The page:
The U.S. Justice Department has abruptly reversed course in a U.S. Supreme Court case concerning an employment agreement that restricts employees from participating in class and collective lawsuits, arguing that a mandatory arbitration clause in the agreement does not deprive employees of federally protected rights.
Acting Solicitor General Jeffrey B. Wall acknowledged that the Justice Department’s new pro-employer stance is a direct about face from its prior support for the National Labor Relations Board (NLRB) under the Obama Administration.
“[T]his Office previously filed a petition for a writ of certiorari on behalf of the NLRB, defending the Board’s view that agreements of the sort at issue here are unenforceable,” Wall wrote. “After the change in administration, the Office reconsidered the issue and has reached the opposite conclusion.”
This is the latest example of the Trump Administration seeking to roll back labor law interpretations adopted under the prior administration.
On June 12, the U.S. Department of Labor issued a Notice of Proposed Rulemaking to rescind the Obama Administration’s version of the “Persuader Rule,” (see here) which would have broadened requirements on who must file public disclosures related to union organizing campaigns. The revisions were aimed at, among other things, discouraging law firms from being involved in organizational campaigns to avoid such disclosures.
On June 16, the Justice Department filed its amicus brief in NLRB v. Murphy Oil as well as two similar private actions, Epic Systems Corp. v Lewis and Ernst & Young LLP v. Morris, which the Supreme Court is considering in addition to the Murphy Oil case.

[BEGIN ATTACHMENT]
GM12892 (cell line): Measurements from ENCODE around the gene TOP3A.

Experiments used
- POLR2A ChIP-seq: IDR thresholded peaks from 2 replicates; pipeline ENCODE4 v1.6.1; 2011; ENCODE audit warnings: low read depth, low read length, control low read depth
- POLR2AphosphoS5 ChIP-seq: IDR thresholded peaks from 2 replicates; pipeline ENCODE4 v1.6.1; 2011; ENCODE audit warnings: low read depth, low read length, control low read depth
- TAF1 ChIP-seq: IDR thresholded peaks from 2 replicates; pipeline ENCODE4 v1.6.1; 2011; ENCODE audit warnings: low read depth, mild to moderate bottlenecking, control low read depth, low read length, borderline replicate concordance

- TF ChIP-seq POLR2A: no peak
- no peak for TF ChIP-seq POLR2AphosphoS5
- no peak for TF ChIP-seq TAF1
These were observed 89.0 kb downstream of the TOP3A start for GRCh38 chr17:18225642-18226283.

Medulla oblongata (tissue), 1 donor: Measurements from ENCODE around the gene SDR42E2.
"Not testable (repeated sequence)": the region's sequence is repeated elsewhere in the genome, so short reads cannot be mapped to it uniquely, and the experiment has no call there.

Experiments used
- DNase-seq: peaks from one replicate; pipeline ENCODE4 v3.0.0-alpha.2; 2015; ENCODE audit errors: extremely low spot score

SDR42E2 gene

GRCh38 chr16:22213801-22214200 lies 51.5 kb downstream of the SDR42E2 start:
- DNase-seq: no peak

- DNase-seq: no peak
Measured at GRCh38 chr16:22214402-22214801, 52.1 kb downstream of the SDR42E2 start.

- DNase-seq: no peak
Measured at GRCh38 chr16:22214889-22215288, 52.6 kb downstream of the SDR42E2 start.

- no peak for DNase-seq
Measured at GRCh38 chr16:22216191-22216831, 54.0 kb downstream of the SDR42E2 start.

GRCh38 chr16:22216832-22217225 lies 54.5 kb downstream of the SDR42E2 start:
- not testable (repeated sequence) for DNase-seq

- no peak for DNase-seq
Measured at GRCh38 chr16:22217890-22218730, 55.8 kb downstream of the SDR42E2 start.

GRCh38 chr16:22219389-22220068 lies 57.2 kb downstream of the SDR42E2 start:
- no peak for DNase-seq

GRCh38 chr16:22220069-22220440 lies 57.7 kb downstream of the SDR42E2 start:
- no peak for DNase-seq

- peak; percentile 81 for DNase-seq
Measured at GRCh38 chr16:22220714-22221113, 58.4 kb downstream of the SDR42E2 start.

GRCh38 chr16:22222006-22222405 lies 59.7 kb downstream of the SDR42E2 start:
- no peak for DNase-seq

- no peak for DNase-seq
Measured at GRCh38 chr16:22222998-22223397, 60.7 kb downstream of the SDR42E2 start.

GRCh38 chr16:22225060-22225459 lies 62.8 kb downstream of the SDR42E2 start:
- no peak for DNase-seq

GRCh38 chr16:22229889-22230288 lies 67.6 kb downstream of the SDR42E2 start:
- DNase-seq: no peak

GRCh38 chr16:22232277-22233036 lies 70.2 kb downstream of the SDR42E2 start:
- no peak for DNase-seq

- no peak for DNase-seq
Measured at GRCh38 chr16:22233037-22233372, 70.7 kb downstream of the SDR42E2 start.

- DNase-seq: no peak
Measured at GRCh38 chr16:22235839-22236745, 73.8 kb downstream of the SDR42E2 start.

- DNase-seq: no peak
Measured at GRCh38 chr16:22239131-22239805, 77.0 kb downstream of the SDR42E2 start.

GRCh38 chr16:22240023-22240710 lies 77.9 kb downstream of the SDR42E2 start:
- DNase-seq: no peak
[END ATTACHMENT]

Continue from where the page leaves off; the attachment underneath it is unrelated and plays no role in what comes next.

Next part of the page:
The issue before the Court is whether arbitration agreements that bar employees from pursuing work-related claims under statutes such as the Fair Labor Standards Act (FLSA) on a collective or class basis violate the National Labor Relations Act (NLRA), which protect employees’ rights to organize and to engage in collective bargaining.
For the Justice Department, that answer is now a resounding “no.”
“Enforcement of plaintiffs’ arbitration agreements would not deprive them of their substantive right under the FLSA to proper wage-and-hour compensation, or any procedural right under the NLRA to invoke whatever class or collective procedures are otherwise available to them,” Wall concluded. “We do not believe that the [NLRB] in its prior unfair-labor-practice proceedings, or the government’s certiorari petition in Murphy Oil, gave adequate weight to the congressional policy favoring enforcement of arbitration agreements that is reflected in the [Federal Arbitration Act].”
Even though it has changed its position, the government is not requiring the NLRB to withdraw its petition for Supreme Court review, nor has it suggested the Court dismiss any of the pending cases. Rather, Wall has authorized the NLRB to represent itself in the Supreme Court.